The word shame has no meaning to most of the Ugandans the ruling NRM has allowed to enjoy unaccountable power or propelled to fabulous wealth. Otherwise the NRM stalwart and controversial businessman, Mr Hassan Basajjabalaba, would have thought twice – no, three times – before using the recent graduation ceremony at his Kampala International University to thank President Museveni for sacking and ordering the arrest of former police chief Gen Kale Kayihura. (See Sunday Monitor; June 24).
Periodically, when pressure on his regime mounts, President Museveni makes a move – or a set of moves – designed to give the impression that the country’s management has been overhauled and was renewing itself. He is a master at the craft of recycling the status quo.
A less cynical regime, a regime with less contempt for public opinion, would have probably sacked Gen Kale Kayihura instead of renewing his mandate two years ago. Reinstating him was a clear signal that the security, or any other rights, and the perception of the citizens were secondary to the survival of the regime. Kayihura was the proven hand at wielding the power and commanding the impunity to work the ropes – and whips – to keep the NRM ship on its relentless course.
If he was left in office at the time so that he might get more rope to hang himself (in light of speculation that he might have had ambitions for himself beyond just being a powerful tool), then the cynicism looks double-strength; because the victims were people of flesh and blood, real people who suffered and died because Kayihura did not do the right thing when required.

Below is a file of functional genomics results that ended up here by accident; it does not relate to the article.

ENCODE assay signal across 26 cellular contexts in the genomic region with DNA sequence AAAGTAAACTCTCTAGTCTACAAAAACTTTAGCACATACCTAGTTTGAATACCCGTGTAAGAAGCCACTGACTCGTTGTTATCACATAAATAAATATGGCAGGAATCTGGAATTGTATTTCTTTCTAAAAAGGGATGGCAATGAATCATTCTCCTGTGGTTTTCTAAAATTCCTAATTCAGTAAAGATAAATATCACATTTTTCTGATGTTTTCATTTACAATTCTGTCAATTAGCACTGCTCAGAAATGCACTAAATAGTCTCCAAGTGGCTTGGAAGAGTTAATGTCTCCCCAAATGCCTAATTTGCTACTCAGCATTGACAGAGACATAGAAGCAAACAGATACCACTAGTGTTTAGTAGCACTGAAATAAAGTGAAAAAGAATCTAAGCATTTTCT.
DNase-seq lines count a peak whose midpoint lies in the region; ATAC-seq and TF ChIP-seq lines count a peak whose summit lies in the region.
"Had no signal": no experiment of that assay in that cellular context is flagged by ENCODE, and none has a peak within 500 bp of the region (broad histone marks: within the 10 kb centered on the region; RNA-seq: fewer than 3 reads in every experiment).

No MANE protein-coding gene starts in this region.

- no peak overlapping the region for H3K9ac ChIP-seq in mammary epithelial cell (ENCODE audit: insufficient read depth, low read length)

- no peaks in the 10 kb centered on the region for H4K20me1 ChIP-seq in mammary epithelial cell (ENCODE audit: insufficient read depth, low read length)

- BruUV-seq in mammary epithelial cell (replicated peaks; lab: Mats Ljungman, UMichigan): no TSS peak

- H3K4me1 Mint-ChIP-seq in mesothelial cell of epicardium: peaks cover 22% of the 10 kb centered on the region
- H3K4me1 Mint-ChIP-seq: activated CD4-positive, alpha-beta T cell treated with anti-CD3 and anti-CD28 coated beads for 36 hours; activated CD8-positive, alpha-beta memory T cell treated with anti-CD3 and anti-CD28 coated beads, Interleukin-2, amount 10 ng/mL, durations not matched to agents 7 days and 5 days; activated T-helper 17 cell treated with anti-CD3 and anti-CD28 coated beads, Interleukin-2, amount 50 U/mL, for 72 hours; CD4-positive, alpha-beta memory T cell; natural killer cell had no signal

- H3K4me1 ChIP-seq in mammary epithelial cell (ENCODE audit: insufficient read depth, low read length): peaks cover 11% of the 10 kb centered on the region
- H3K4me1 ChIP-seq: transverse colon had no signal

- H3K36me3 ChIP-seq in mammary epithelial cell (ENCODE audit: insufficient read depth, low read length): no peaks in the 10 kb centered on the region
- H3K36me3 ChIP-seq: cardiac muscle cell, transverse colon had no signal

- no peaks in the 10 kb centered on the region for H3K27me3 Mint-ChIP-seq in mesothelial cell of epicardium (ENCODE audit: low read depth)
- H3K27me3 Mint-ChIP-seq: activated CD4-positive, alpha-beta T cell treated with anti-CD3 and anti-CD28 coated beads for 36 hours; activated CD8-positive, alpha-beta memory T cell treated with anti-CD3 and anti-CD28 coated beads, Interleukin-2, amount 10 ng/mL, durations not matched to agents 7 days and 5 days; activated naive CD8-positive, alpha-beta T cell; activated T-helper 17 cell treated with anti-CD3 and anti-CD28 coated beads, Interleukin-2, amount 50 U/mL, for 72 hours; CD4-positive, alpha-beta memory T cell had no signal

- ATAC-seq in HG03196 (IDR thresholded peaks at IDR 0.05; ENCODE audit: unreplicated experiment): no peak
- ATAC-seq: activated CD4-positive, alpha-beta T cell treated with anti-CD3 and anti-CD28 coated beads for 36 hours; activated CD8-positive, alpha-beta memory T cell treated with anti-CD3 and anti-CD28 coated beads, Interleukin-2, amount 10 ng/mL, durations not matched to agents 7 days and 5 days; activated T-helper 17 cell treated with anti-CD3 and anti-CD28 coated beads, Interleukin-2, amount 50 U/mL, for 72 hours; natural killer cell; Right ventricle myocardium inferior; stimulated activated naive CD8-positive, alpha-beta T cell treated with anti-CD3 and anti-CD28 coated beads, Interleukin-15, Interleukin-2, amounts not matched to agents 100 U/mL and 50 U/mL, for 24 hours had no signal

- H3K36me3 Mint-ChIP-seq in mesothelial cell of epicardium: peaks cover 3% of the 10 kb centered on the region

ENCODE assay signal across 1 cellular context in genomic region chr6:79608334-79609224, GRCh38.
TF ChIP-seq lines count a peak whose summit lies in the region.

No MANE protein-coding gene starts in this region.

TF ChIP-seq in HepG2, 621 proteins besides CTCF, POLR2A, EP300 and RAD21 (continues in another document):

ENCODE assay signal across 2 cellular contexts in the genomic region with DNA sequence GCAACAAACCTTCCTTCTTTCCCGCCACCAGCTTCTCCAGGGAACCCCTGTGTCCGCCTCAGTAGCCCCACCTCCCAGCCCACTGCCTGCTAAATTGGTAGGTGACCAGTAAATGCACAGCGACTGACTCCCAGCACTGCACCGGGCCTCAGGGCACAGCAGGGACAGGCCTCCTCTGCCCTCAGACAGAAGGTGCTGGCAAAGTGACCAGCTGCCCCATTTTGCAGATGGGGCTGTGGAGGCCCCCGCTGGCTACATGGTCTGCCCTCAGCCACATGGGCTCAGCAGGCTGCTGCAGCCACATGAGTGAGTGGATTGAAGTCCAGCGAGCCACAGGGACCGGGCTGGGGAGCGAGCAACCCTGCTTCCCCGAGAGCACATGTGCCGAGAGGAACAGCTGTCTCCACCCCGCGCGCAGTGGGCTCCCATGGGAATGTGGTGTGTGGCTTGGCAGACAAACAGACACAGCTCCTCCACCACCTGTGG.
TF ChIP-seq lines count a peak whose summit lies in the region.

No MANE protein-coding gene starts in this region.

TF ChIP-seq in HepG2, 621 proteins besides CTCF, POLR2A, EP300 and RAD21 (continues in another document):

That cynicism has not gone away. After another cycle, it will return to the fore, with or without Gen Kayihura.
But how did the role in which Kayihura was an actor become necessary?
The seemingly simplistic answer may be the correct one. The rulers turned to open brutality to suppress any serious opposition because of the erosion of NRM support.
There were of course many reasons for the decline, but one of them was the horrendous corruption involving high government officials, high party officials and associated business people.
Mr Hassan Basajjabalaba may selectively forget that his name used to appear in the bizarre stories of the 1990s and 2000s with the frequency of an incurable headache.
Short of a special inquest under another government, Ugandans may never know which of Mr Basajjabalaba’s deals and compensation claims were legitimate, and which were not. However, there was a time when he and his business outfits were reported to be amassing real estate and shovelling money from public sources as if from a sand quarry.
Because he was then a party official of some sort (an entrepreneurship guru or something), public perception (correct or misguided) was that his position close to those who wielded real power, and their need for money to do their shadowy political work; that these things were somehow connected to the picture of his extraordinary luck. Midas would envy his touch.
Kayihura may be perceived as one of the top security officials and party cadres whose machinations defined Uganda as a gangster society.
But Basajjabalaba may also be perceived as one of the top business and party operators whose shenanigans turned Uganda into a vampire state, making Kayihura-like figures a necessity.
With their boss, the chief executive, still around, and his needs and the party’s needs probably not gone away, a Basajjabalaba – or a Kayihura – would be wise not to dig beneath the other’s feet.